Austria's Ministry of Justice praises the wide range of application uses of Apache OpenOffice, a free and open source suite of office productivity tools. The solution can be adapted to the data centre's needs, integrated in its specialist applications and also allows document to be created and submitted automatically and semi-automatically. OpenOffice is the standard office suite at the Ministry of Justice since 2008, installed on 12000 PCs across the organisation.
"The Ministry is using it widely, since it is very flexible and adaptable", says Wolfgang Schlapschy, a project leader at the Bundesrechenzentrum - the computing centre for the ministry. Schlapschy presented on the Ministry's use of OpenOffice at the LibreOffice conference, which took place in the Swiss city of Bern.
The data centre delivers several custom services based on OpenOffice. One example is Judok, a document creation web service. By using OpenOffice, the data centre's IT specialists can ensure security of document macro's, and customise the office solution for the Justice ministry's users, including templates and automatically inserting blocks of text.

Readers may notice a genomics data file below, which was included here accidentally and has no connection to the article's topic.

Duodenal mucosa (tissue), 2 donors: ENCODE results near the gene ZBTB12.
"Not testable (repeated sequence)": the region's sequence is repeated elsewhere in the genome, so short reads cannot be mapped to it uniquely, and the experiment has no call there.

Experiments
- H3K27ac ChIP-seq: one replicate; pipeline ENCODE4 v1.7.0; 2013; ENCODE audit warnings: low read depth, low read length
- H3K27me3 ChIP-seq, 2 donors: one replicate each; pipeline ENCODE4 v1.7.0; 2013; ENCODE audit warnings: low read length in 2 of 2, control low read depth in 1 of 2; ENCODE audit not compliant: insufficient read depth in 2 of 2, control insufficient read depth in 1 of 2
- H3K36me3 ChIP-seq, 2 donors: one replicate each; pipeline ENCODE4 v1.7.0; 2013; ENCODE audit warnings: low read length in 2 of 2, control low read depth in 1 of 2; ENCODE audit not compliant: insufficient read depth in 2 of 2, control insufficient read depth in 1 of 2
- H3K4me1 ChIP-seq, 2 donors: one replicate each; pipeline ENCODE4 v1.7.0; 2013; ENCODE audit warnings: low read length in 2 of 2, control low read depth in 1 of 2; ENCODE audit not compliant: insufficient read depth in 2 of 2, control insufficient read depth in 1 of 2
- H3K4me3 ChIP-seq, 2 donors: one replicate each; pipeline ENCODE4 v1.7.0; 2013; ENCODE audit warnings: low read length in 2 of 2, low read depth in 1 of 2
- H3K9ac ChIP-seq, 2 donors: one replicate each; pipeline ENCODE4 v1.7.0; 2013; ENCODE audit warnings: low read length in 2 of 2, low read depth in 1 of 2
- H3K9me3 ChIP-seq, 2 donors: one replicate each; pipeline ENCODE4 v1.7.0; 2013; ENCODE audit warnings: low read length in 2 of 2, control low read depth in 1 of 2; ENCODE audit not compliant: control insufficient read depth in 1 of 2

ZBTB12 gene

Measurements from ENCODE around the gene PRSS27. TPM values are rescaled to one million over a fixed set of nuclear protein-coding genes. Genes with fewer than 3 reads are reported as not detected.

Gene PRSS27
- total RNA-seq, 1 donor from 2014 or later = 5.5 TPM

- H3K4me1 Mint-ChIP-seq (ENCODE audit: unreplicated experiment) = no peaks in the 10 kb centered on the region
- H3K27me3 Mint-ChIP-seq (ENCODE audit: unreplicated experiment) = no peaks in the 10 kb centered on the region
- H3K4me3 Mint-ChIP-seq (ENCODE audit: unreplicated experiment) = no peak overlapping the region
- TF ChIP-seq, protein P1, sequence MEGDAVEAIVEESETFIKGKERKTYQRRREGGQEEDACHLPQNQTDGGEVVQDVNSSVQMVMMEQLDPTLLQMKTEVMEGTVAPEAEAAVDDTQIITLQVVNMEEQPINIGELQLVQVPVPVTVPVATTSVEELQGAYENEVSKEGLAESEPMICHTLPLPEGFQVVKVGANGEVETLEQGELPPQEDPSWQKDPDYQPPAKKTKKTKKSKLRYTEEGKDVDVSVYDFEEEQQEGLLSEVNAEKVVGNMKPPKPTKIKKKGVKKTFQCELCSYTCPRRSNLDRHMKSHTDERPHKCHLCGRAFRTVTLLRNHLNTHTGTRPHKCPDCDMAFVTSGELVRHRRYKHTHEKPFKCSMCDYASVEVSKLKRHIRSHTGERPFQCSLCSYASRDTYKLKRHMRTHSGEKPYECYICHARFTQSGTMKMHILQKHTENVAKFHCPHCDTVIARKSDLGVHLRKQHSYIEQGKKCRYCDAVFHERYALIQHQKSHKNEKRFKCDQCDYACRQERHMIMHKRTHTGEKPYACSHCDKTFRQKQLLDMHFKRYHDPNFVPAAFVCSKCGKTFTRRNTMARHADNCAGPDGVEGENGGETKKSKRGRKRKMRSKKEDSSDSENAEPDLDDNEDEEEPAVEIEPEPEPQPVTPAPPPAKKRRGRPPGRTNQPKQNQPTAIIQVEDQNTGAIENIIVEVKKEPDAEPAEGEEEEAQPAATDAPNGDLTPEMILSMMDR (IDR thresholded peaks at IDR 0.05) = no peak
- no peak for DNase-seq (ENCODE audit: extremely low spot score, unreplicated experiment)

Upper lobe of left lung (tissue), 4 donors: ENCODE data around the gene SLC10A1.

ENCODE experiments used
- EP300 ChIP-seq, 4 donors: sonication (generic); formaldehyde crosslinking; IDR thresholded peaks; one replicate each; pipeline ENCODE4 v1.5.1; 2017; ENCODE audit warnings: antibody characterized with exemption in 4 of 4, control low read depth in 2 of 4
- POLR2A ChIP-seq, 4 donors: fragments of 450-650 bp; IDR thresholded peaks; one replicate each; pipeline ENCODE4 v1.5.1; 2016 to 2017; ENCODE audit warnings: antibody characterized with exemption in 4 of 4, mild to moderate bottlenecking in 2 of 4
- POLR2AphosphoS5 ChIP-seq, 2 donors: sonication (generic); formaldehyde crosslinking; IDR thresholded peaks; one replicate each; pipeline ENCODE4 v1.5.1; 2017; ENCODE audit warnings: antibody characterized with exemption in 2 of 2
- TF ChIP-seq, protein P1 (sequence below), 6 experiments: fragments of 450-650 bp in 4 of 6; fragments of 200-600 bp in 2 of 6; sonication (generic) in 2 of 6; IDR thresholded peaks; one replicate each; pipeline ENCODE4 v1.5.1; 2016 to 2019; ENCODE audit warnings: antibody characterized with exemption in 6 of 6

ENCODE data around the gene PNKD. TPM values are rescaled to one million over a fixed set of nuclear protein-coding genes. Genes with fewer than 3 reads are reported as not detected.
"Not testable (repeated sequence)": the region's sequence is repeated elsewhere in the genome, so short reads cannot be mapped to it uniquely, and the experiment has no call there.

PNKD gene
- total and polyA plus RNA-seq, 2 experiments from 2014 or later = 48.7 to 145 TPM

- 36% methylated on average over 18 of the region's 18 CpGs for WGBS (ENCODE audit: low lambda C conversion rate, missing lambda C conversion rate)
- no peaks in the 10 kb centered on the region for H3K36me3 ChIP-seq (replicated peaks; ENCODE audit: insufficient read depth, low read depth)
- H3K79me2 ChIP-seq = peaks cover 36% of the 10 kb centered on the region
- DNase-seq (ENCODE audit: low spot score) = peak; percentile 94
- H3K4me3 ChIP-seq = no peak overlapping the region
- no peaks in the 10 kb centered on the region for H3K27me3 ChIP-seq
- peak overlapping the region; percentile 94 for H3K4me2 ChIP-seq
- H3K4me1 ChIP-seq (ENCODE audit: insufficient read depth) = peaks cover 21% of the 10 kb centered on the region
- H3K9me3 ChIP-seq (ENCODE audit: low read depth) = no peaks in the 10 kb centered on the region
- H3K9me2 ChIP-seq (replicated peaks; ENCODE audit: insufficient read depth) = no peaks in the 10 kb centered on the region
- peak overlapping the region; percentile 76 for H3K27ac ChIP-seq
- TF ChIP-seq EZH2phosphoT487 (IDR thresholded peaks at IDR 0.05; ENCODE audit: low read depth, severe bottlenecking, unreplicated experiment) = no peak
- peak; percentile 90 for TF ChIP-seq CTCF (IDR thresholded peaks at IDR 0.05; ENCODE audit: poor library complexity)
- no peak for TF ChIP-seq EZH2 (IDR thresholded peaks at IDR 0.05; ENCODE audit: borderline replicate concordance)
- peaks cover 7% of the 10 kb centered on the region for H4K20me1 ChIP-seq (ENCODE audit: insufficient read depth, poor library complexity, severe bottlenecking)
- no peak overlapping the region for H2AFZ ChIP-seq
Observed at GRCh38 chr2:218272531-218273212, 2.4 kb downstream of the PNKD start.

Similar to Switzerland's Federal Supreme Court, the Bundesrechenzentrum has developed a work flow to automatically removes identifying particulars from legal documents, allowing these to be made public at http://www.ris.bka.gv.at/ RIS, Austria's Legal Information System (Rechtsinformationssystem).
Stretch or split
The data centre's developers are sharing their own Java extensions for OpenOffice, (JExO). The open source tool makes it easier to interact with OpenOffice, without diving deep into the office suite's programming internals.
To integrate OpenOffice in specialist applications, the developers follow two paths. One, they integrate the office suite with Java-Rich-Client-Applications by using NOA (Nice Office Access) framework, also available as open source. And, second, they create extensions that allow the integration of OpenOffice with applications running in a web-browser.
The deep integration of OpenOffice in the Ministry's applications, make updates complex, Schlapschy and his colleague Benjamin Sponring admitted in Bern. Yet this is not only because of the Java-dependencies, they said. They're studying how their applications can be combined with LibreOffice, a closely related suite of open source office productivity tools. "We have to ask if there is really necessary for both projects to continue independently", Schlapschy said. "It makes users unsure, and perhaps diminishes their options."
"We would like to see cloud-versions of the free and open source office suites, allowing users to work from wherever they happen to be."
Presentation by Benjamin Sponring and Wolfgang Schlapschy (video, in German)
Presentation by Benjamin Sponring and Wolfgang Schlapschy (PDF, in German)
2010 news item on document creation web service Judok
OSOR news item